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The purpose of this SQL query would be to extract the record 10192 only, because the end_time is both in the past and its foreign counterpart in the Node table still has the status 1. I don't want to select the record 10111 because it hasn't expired.

I've just finished writing this SQL query, it works! Although I'm sure it can be written better and I'm interested to here what you have to say.

SELECT MAX(l.id) AS highestID, l.nid, n.status
                        FROM mbl AS l
                        INNER JOIN node AS n
                        ON l.nid = n.nid
                        WHERE n.status = 1
                        AND (   SELECT end_time 
                                FROM mbl
                                WHERE id = (    SELECT MAX(id) 
                                                FROM mbl
                                                WHERE nid = l.nid
                                                GROUP BY nid
                                            )
                            ) <= NOW()
                        GROUP BY l.nid

Mlb table data:

id  | nid | start_time | end_time

105 | 5 | 20/07/2014 01:00:00 | 24/07/2014 01:00:00

589 | 52 | 20/07/2014 01:00:00 | 31/07/2015 01:32:00

10108 | 874 | 20/07/2014 01:00:00 | 24/07/2014 01:00:00

10111 | 874 | 20/07/2014 01:00:00 | 24/07/2015 01:00:00 

10156 | 967 | 20/07/2012 01:00:00 | 24/07/2013 01:00:00

10161 | 967 | 20/07/2013 01:00:00 | 20/07/2014 01:00:00

10192 | 967 | 20/07/2014 01:00:00 | 24/07/2014 01:00:00

Node table data:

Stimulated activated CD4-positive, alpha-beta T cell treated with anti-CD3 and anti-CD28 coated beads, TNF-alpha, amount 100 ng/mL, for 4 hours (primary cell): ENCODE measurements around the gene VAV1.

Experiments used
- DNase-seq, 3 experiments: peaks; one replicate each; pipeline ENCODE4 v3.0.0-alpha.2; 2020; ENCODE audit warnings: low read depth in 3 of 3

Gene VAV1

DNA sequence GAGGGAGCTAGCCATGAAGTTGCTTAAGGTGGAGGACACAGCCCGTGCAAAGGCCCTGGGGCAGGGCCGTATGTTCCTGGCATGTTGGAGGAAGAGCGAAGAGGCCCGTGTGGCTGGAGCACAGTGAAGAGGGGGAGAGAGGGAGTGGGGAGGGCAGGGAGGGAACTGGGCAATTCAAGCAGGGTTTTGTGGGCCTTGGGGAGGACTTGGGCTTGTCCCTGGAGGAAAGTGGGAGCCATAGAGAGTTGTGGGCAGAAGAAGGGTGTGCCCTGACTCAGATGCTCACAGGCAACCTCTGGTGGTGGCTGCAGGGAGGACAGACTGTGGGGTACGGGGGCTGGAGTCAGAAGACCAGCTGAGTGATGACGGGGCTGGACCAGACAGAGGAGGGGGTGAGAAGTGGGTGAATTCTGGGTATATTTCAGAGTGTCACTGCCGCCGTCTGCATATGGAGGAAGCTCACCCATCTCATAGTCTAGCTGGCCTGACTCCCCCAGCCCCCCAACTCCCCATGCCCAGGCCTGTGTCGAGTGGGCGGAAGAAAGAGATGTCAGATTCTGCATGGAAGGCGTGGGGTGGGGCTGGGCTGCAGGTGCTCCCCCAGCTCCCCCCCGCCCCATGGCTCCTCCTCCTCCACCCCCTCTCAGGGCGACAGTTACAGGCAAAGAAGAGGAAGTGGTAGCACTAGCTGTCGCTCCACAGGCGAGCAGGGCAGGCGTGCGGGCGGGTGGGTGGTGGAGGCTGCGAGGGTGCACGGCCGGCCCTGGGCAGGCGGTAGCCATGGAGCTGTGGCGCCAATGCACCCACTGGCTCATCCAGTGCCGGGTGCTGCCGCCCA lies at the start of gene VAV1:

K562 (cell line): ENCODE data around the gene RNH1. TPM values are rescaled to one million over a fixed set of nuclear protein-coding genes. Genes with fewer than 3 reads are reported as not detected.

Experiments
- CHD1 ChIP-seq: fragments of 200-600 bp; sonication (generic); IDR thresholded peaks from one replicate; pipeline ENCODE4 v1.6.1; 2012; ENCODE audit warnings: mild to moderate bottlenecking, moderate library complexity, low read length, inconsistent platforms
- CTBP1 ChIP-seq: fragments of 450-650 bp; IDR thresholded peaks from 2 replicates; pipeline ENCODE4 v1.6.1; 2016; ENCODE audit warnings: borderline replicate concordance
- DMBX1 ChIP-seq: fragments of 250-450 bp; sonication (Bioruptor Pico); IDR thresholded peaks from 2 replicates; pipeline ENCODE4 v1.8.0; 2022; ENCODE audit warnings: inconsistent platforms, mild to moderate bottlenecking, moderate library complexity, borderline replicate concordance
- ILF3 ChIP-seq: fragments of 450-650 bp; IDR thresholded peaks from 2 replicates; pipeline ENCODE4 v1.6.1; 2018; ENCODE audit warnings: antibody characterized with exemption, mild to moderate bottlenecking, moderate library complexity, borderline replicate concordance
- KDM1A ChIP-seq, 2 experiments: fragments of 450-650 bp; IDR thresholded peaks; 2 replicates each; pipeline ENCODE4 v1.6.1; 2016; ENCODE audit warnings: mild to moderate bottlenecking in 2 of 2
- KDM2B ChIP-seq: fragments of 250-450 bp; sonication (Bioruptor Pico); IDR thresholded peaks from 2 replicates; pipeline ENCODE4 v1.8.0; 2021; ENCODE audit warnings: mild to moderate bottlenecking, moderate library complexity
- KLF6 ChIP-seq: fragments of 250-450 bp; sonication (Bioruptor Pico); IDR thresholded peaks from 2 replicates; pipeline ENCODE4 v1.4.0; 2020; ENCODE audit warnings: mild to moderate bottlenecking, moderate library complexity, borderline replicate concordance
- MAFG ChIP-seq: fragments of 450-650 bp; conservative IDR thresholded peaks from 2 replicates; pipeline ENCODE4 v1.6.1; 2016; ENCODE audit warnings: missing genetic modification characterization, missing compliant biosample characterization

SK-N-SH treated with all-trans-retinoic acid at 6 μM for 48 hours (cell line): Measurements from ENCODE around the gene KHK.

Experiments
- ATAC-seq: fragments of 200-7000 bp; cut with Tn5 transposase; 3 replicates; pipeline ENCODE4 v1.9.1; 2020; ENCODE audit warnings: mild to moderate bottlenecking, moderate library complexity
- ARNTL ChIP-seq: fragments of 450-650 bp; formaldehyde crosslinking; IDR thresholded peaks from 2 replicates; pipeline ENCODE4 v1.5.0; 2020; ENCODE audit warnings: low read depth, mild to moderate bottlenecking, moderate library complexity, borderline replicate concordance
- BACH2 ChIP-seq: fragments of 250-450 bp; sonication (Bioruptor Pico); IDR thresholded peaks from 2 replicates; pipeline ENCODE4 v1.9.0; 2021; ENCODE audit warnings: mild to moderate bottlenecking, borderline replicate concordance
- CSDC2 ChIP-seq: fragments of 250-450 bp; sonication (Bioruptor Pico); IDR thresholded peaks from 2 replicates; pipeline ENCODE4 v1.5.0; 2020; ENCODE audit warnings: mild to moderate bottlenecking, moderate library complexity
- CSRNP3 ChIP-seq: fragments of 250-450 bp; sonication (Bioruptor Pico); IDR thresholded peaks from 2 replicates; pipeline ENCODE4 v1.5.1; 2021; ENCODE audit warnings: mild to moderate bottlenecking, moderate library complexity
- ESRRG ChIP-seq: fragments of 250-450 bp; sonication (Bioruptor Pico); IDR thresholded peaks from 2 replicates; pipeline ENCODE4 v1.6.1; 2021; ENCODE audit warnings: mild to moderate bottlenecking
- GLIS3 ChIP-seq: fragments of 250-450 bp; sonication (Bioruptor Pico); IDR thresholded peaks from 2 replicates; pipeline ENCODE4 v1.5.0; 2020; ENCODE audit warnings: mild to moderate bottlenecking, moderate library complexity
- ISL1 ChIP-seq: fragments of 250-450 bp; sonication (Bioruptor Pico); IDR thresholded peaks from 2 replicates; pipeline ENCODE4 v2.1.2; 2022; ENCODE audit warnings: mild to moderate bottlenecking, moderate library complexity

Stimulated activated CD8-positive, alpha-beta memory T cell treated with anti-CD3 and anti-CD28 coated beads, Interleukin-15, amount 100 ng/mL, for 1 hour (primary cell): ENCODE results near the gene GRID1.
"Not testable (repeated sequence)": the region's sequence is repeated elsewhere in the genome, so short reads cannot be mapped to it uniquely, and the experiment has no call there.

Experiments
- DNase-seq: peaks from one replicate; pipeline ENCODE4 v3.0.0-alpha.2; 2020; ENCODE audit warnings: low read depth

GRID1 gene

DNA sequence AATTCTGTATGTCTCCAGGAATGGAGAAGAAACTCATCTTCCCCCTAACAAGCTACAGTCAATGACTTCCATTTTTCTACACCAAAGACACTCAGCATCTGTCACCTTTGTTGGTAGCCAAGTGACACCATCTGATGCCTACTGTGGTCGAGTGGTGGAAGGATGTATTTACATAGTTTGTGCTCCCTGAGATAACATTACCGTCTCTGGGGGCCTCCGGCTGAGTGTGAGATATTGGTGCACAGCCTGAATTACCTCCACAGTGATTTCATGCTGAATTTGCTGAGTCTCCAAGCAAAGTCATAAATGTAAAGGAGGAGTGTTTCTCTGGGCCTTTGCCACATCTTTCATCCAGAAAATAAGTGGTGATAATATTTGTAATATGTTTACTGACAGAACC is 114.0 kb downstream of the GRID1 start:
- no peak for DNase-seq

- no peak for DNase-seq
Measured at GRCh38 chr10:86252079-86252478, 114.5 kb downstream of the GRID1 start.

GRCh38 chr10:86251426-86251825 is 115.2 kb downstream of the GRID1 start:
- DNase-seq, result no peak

nid  | status

5 | 0

52 | 1

874 | 1

967 | 1
share|improve this question
    
Welcome to Code Review! –  RubberDuck Jul 31 at 11:53
    
Thank you for your welcome! –  thebubbles Jul 31 at 13:54
    
Could you please describe this query, for better context? –  Jamal Jul 31 at 15:16
1  
@Jamal I've added more detail. Hope it helps you understand it better! –  thebubbles Jul 31 at 15:22
    
That's better. Thanks! –  Jamal Jul 31 at 15:23

3 Answers 3

First, let's go over some problems in your original query:

SELECT MAX(l.id) AS highestID, l.nid, n.status
..............
GROUP BY l.nid

... if there's more than one n.status for a given l.nid, you get a "random" row, decided by the optimizer (and not controllable by you). I'm presuming that you only have one row here (we'll exploit this in a bit).

(SELECT end_time 
 FROM mbl
 WHERE id = (SELECT MAX(id) 
             FROM mbl
             WHERE nid = l.nid
             GROUP BY nid)) <= NOW()

I'm presuming that id is still some sort of autogenerated value. The problem is, outside of some very specific contexts, the only thing a db-generated id should be used for is its uniqueness. Especially in situations where rows may be updated, max/min/ordering by ids rapidly becomes irrelevant. You seem to be attempting to make sure the most-recently-added row has an end_time value in the past - if you have some sort of inserted_at or similar timestamp, that would be a better column to use. It would also be helpful to know why you're looking for the greatest id in this case. (However, as I don't know the other columns in you table, I'm stuck with it for the moment).

It turns out that your statement can be reduced to this:

SELECT Most_Recent.highestId, Most_Recent.nid, Node.status
FROM (SELECT nid, MAX(id) AS highestId